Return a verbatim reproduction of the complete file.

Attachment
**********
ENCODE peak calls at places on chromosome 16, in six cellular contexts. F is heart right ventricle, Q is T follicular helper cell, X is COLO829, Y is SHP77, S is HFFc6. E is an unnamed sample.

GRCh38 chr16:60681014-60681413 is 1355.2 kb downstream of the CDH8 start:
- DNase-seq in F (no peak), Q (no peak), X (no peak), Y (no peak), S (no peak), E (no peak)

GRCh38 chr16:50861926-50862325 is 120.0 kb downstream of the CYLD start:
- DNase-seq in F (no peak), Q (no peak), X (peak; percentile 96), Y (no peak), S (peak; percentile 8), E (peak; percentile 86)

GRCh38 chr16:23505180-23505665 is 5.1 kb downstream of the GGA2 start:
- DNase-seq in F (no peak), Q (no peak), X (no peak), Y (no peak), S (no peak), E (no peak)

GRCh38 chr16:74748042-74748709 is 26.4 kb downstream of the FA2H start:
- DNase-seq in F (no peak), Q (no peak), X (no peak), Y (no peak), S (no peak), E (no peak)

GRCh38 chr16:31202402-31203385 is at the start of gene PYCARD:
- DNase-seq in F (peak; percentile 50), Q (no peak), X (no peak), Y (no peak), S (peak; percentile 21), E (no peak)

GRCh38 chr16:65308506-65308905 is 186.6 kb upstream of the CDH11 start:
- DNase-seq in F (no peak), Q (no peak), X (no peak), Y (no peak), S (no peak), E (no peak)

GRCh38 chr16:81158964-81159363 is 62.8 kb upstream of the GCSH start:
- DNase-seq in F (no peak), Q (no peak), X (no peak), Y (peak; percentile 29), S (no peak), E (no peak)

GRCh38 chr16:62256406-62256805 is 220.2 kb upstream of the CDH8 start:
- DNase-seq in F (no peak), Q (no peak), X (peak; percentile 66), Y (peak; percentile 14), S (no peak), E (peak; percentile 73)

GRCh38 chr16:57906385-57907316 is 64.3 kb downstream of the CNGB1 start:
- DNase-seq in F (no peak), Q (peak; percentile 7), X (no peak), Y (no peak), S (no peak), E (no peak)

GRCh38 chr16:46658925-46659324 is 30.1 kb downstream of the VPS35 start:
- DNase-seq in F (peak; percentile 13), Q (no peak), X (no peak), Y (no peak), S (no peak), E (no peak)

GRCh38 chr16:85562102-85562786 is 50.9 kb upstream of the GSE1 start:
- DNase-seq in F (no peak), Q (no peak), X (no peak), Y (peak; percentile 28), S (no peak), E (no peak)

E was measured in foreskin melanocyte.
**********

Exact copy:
ENCODE peak calls at places on chromosome 16, in six cellular contexts. F is heart right ventricle, Q is T follicular helper cell, X is COLO829, Y is SHP77, S is HFFc6. E is an unnamed sample.

GRCh38 chr16:60681014-60681413 is 1355.2 kb downstream of the CDH8 start:
- DNase-seq in F (no peak), Q (no peak), X (no peak), Y (no peak), S (no peak), E (no peak)

GRCh38 chr16:50861926-50862325 is 120.0 kb downstream of the CYLD start:
- DNase-seq in F (no peak), Q (no peak), X (peak; percentile 96), Y (no peak), S (peak; percentile 8), E (peak; percentile 86)

GRCh38 chr16:23505180-23505665 is 5.1 kb downstream of the GGA2 start:
- DNase-seq in F (no peak), Q (no peak), X (no peak), Y (no peak), S (no peak), E (no peak)

GRCh38 chr16:74748042-74748709 is 26.4 kb downstream of the FA2H start:
- DNase-seq in F (no peak), Q (no peak), X (no peak), Y (no peak), S (no peak), E (no peak)

GRCh38 chr16:31202402-31203385 is at the start of gene PYCARD:
- DNase-seq in F (peak; percentile 50), Q (no peak), X (no peak), Y (no peak), S (peak; percentile 21), E (no peak)

GRCh38 chr16:65308506-65308905 is 186.6 kb upstream of the CDH11 start:
- DNase-seq in F (no peak), Q (no peak), X (no peak), Y (no peak), S (no peak), E (no peak)

GRCh38 chr16:81158964-81159363 is 62.8 kb upstream of the GCSH start:
- DNase-seq in F (no peak), Q (no peak), X (no peak), Y (peak; percentile 29), S (no peak), E (no peak)

GRCh38 chr16:62256406-62256805 is 220.2 kb upstream of the CDH8 start:
- DNase-seq in F (no peak), Q (no peak), X (peak; percentile 66), Y (peak; percentile 14), S (no peak), E (peak; percentile 73)

GRCh38 chr16:57906385-57907316 is 64.3 kb downstream of the CNGB1 start:
- DNase-seq in F (no peak), Q (peak; percentile 7), X (no peak), Y (no peak), S (no peak), E (no peak)

GRCh38 chr16:46658925-46659324 is 30.1 kb downstream of the VPS35 start:
- DNase-seq in F (peak; percentile 13), Q (no peak), X (no peak), Y (no peak), S (no peak), E (no peak)

GRCh38 chr16:85562102-85562786 is 50.9 kb upstream of the GSE1 start:
- DNase-seq in F (no peak), Q (no peak), X (no peak), Y (peak; percentile 28), S (no peak), E (no peak)

E was measured in foreskin melanocyte.